Effects of a whole body vibration (WBV) exercise intervention for institutionalized older people: a randomized, multicentre, parallel, clinical trial

Mercè Sitjà-Rabert, Ma José Martínez-Zapata, Azahara Fort Vanmeerhaeghe, Ferran Rey Abella, Daniel Romero-Rodríguez, Xavier Bonfill
Journal of the American Medical Directors Association 2015, 16 (2): 125-31

OBJECTIVES: To assess the efficacy of an exercise program on a whole-body vibration platform (WBV) in improving body balance and muscle performance and preventing falls in institutionalized elderly people.

DESIGN/SETTING/PARTICIPANTS: A multicentre randomized parallel assessor-blinded clinical trial was conducted in elderly persons living in nursing homes.

INTERVENTIONS: Participants were randomized to an exercise program performed either on a whole body vibratory platform (WBV plus exercise group) or on a stationary surface (exercise group). The exercise program for both groups consisted of static and dynamic exercises (balance and strength training over a 6-week training period of 3 sessions per week). The frequency applied on the vibratory platform was 30 to 35 Hz and amplitude was 2 to 4 mm.

MEASUREMENTS: The primary outcome measurement was static/dynamic body balance. Secondary outcomes were muscle strength and number of falls. Efficacy was analyzed on an intention-to-treat basis and per protocol. The effects of the intervention were evaluated using the t test, Mann-Whitney test, or chi-square test, depending on the type of outcome. Follow-up measurements were collected 6 weeks and 6 months after randomization.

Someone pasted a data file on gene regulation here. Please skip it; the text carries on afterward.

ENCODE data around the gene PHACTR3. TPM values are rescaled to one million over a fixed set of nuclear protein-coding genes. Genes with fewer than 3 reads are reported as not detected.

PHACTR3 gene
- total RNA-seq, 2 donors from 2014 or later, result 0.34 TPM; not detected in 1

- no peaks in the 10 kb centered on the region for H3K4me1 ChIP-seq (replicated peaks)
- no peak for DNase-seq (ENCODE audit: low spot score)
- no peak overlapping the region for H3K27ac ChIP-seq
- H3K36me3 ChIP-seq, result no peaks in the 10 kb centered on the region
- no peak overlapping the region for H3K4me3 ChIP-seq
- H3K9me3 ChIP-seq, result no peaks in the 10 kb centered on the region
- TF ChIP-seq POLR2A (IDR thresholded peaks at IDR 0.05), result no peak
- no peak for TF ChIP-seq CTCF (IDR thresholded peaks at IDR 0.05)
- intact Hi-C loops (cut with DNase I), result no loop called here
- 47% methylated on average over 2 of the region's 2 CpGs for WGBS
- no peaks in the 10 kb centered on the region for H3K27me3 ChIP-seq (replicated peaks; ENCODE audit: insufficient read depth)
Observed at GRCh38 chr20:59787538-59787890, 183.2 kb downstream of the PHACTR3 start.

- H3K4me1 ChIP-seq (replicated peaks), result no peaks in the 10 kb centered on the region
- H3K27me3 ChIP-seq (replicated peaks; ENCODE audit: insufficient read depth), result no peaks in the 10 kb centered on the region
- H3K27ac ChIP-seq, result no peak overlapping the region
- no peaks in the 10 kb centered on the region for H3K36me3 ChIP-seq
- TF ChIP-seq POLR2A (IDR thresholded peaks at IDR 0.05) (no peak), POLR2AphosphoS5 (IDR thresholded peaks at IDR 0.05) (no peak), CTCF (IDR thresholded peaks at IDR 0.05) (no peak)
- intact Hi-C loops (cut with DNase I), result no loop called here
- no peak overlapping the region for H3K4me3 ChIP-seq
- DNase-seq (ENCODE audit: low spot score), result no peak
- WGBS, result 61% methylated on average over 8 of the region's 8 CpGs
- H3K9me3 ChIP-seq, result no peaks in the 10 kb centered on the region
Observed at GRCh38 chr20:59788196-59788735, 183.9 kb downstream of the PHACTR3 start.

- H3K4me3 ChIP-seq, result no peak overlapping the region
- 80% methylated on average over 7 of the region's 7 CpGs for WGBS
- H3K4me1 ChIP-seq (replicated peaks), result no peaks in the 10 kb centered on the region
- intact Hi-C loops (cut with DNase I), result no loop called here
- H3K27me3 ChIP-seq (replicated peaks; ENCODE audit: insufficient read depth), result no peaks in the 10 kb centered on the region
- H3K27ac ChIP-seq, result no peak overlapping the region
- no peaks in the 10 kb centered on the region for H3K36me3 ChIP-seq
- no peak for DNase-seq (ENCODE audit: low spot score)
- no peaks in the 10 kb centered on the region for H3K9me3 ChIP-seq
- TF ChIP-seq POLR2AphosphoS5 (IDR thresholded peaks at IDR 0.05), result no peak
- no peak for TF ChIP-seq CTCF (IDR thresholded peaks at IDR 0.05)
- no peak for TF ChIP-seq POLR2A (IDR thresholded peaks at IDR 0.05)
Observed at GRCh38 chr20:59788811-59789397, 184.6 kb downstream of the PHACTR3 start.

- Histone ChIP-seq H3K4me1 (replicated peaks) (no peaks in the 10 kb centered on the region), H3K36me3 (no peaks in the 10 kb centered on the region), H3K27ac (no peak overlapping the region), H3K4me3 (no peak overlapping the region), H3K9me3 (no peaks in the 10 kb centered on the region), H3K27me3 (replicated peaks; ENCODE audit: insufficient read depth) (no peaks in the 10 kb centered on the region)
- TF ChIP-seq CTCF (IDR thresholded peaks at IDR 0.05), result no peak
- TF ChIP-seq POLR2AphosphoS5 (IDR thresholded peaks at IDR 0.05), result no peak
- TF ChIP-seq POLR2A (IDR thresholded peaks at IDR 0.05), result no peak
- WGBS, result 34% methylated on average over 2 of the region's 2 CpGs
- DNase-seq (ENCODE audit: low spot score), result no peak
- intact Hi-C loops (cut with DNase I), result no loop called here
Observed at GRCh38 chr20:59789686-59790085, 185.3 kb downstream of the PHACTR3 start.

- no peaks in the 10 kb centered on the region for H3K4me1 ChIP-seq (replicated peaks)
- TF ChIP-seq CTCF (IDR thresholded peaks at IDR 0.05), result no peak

RESULTS: A total of 159 participants from 10 centers were included: 81 in the WBV plus exercise group and 78 in the control group. Mean age was 82 years, and 67.29% were women. The Tinetti test score showed a significant overall improvement in both groups (P < .001). No significant differences were found between groups at week 6 (P = .890) or month 6 (P = .718). The Timed Up and Go test did not improve (P = .599) in either group over time, and no significant differences were found between groups at week 6 (P = .757) or month 6 (P = .959). Muscle performance results from the 5 Sit-To-Stand tests improved significantly across time (P = .001), but no statistically significant differences were found between groups at week 6 (P = .709) or month 6 (P = .841). A total of 57 falls (35.8%) were recorded during the follow-up period, with no differences between groups (P = .406).

CONCLUSION: Exercise program on a vibratory platform provides benefits similar to those with exercise program on a stationary surface in relation to body balance, gait, functional mobility, and muscle strength in institutionalized elderly people. Longer studies in larger samples are needed to assess falls.


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